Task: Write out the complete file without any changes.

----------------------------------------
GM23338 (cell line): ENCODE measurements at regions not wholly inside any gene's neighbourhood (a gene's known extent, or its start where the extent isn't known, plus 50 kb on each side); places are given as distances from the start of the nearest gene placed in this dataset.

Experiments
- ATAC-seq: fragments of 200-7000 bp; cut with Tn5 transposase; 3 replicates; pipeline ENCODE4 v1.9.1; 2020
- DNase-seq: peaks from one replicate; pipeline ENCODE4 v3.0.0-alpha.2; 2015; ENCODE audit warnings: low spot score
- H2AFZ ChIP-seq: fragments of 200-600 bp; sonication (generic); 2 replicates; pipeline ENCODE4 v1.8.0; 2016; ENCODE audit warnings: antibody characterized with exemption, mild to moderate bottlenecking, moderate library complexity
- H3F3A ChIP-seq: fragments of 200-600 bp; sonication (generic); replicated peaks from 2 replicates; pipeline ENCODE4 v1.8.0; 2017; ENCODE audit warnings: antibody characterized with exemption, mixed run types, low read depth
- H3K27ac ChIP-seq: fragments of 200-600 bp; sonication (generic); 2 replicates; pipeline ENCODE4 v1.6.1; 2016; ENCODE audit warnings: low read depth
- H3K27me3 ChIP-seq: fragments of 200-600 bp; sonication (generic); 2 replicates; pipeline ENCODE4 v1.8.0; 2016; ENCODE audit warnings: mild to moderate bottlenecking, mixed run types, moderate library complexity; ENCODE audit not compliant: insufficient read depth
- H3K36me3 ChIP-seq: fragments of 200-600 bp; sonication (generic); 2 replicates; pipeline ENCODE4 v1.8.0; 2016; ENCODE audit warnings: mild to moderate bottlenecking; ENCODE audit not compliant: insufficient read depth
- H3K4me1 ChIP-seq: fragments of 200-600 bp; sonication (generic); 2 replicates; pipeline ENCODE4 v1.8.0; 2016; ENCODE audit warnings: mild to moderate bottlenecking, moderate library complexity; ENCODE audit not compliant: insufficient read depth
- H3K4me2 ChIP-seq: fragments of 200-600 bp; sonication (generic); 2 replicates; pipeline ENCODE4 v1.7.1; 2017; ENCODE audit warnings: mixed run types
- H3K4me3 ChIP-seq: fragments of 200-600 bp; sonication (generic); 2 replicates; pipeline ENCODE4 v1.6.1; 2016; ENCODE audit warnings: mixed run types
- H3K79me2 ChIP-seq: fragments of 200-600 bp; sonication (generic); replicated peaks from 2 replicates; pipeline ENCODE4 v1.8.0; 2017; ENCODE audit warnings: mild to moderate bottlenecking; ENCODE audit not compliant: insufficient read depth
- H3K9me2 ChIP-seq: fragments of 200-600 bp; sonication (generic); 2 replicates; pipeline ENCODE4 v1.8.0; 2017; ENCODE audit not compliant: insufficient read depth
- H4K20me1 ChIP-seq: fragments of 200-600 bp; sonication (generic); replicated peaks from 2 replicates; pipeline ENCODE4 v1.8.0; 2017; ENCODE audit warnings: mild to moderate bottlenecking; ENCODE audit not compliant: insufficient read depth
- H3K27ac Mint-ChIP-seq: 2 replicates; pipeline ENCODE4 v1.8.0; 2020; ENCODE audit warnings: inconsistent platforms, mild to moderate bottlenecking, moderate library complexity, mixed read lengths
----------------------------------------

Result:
GM23338 (cell line): ENCODE measurements at regions not wholly inside any gene's neighbourhood (a gene's known extent, or its start where the extent isn't known, plus 50 kb on each side); places are given as distances from the start of the nearest gene placed in this dataset.

Experiments
- ATAC-seq: fragments of 200-7000 bp; cut with Tn5 transposase; 3 replicates; pipeline ENCODE4 v1.9.1; 2020
- DNase-seq: peaks from one replicate; pipeline ENCODE4 v3.0.0-alpha.2; 2015; ENCODE audit warnings: low spot score
- H2AFZ ChIP-seq: fragments of 200-600 bp; sonication (generic); 2 replicates; pipeline ENCODE4 v1.8.0; 2016; ENCODE audit warnings: antibody characterized with exemption, mild to moderate bottlenecking, moderate library complexity
- H3F3A ChIP-seq: fragments of 200-600 bp; sonication (generic); replicated peaks from 2 replicates; pipeline ENCODE4 v1.8.0; 2017; ENCODE audit warnings: antibody characterized with exemption, mixed run types, low read depth
- H3K27ac ChIP-seq: fragments of 200-600 bp; sonication (generic); 2 replicates; pipeline ENCODE4 v1.6.1; 2016; ENCODE audit warnings: low read depth
- H3K27me3 ChIP-seq: fragments of 200-600 bp; sonication (generic); 2 replicates; pipeline ENCODE4 v1.8.0; 2016; ENCODE audit warnings: mild to moderate bottlenecking, mixed run types, moderate library complexity; ENCODE audit not compliant: insufficient read depth
- H3K36me3 ChIP-seq: fragments of 200-600 bp; sonication (generic); 2 replicates; pipeline ENCODE4 v1.8.0; 2016; ENCODE audit warnings: mild to moderate bottlenecking; ENCODE audit not compliant: insufficient read depth
- H3K4me1 ChIP-seq: fragments of 200-600 bp; sonication (generic); 2 replicates; pipeline ENCODE4 v1.8.0; 2016; ENCODE audit warnings: mild to moderate bottlenecking, moderate library complexity; ENCODE audit not compliant: insufficient read depth
- H3K4me2 ChIP-seq: fragments of 200-600 bp; sonication (generic); 2 replicates; pipeline ENCODE4 v1.7.1; 2017; ENCODE audit warnings: mixed run types
- H3K4me3 ChIP-seq: fragments of 200-600 bp; sonication (generic); 2 replicates; pipeline ENCODE4 v1.6.1; 2016; ENCODE audit warnings: mixed run types
- H3K79me2 ChIP-seq: fragments of 200-600 bp; sonication (generic); replicated peaks from 2 replicates; pipeline ENCODE4 v1.8.0; 2017; ENCODE audit warnings: mild to moderate bottlenecking; ENCODE audit not compliant: insufficient read depth
- H3K9me2 ChIP-seq: fragments of 200-600 bp; sonication (generic); 2 replicates; pipeline ENCODE4 v1.8.0; 2017; ENCODE audit not compliant: insufficient read depth
- H4K20me1 ChIP-seq: fragments of 200-600 bp; sonication (generic); replicated peaks from 2 replicates; pipeline ENCODE4 v1.8.0; 2017; ENCODE audit warnings: mild to moderate bottlenecking; ENCODE audit not compliant: insufficient read depth
- H3K27ac Mint-ChIP-seq: 2 replicates; pipeline ENCODE4 v1.8.0; 2020; ENCODE audit warnings: inconsistent platforms, mild to moderate bottlenecking, moderate library complexity, mixed read lengths